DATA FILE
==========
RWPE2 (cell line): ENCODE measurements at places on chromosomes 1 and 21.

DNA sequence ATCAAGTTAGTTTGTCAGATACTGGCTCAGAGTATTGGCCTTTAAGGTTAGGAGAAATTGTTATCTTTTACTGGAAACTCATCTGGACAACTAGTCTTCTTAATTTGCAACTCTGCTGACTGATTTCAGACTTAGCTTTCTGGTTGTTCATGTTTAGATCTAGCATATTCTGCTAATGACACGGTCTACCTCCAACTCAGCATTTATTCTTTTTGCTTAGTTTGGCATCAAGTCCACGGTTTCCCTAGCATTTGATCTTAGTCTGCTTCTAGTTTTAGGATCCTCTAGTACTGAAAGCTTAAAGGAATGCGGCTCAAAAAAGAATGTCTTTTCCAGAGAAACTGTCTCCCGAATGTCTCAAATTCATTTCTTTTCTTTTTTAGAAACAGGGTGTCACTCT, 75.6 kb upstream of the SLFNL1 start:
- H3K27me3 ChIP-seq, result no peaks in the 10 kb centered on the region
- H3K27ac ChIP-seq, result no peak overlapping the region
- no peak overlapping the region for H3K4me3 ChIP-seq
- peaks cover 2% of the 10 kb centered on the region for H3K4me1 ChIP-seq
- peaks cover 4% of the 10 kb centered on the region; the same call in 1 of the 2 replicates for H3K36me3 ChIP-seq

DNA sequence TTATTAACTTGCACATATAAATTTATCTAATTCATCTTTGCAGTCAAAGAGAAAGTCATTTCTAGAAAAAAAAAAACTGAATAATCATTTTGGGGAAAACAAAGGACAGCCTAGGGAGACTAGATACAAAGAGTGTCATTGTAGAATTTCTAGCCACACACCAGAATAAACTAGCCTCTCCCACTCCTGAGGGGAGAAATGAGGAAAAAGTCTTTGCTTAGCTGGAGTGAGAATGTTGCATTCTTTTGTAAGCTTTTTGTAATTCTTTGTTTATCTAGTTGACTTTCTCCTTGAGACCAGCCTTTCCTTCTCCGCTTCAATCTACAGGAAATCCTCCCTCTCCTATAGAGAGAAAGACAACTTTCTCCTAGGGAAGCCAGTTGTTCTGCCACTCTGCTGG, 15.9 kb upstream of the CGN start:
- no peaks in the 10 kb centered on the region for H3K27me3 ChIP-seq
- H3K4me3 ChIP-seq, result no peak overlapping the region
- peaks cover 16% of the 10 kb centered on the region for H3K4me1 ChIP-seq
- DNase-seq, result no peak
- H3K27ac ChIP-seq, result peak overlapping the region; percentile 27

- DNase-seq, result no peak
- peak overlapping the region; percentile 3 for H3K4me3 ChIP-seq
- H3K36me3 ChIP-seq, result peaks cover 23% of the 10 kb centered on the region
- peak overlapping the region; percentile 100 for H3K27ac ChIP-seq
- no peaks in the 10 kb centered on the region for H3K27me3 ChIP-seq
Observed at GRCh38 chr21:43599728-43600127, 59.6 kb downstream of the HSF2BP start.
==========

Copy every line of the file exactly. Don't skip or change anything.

RWPE2 (cell line): ENCODE measurements at places on chromosomes 1 and 21.

DNA sequence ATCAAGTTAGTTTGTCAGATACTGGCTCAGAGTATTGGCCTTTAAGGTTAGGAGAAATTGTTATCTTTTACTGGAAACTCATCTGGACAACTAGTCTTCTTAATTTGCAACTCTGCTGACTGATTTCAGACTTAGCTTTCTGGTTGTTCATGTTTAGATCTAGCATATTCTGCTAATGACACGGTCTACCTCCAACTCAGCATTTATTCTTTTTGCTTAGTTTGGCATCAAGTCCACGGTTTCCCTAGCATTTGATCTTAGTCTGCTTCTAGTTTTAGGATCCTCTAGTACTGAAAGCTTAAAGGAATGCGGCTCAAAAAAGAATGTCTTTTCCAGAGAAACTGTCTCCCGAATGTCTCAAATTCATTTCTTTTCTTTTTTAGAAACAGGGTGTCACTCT, 75.6 kb upstream of the SLFNL1 start:
- H3K27me3 ChIP-seq, result no peaks in the 10 kb centered on the region
- H3K27ac ChIP-seq, result no peak overlapping the region
- no peak overlapping the region for H3K4me3 ChIP-seq
- peaks cover 2% of the 10 kb centered on the region for H3K4me1 ChIP-seq
- peaks cover 4% of the 10 kb centered on the region; the same call in 1 of the 2 replicates for H3K36me3 ChIP-seq

DNA sequence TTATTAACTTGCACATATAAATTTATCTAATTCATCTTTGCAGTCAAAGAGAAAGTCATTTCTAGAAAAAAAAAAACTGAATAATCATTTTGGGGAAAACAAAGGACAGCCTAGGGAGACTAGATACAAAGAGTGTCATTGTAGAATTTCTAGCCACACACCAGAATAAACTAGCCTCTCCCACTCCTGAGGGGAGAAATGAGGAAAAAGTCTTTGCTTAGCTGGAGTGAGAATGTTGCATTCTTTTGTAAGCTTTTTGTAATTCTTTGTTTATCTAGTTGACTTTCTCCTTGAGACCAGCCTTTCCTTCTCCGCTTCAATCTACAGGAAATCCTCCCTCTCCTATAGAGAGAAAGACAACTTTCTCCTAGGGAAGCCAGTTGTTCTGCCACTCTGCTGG, 15.9 kb upstream of the CGN start:
- no peaks in the 10 kb centered on the region for H3K27me3 ChIP-seq
- H3K4me3 ChIP-seq, result no peak overlapping the region
- peaks cover 16% of the 10 kb centered on the region for H3K4me1 ChIP-seq
- DNase-seq, result no peak
- H3K27ac ChIP-seq, result peak overlapping the region; percentile 27

- DNase-seq, result no peak
- peak overlapping the region; percentile 3 for H3K4me3 ChIP-seq
- H3K36me3 ChIP-seq, result peaks cover 23% of the 10 kb centered on the region
- peak overlapping the region; percentile 100 for H3K27ac ChIP-seq
- no peaks in the 10 kb centered on the region for H3K27me3 ChIP-seq
Observed at GRCh38 chr21:43599728-43600127, 59.6 kb downstream of the HSF2BP start.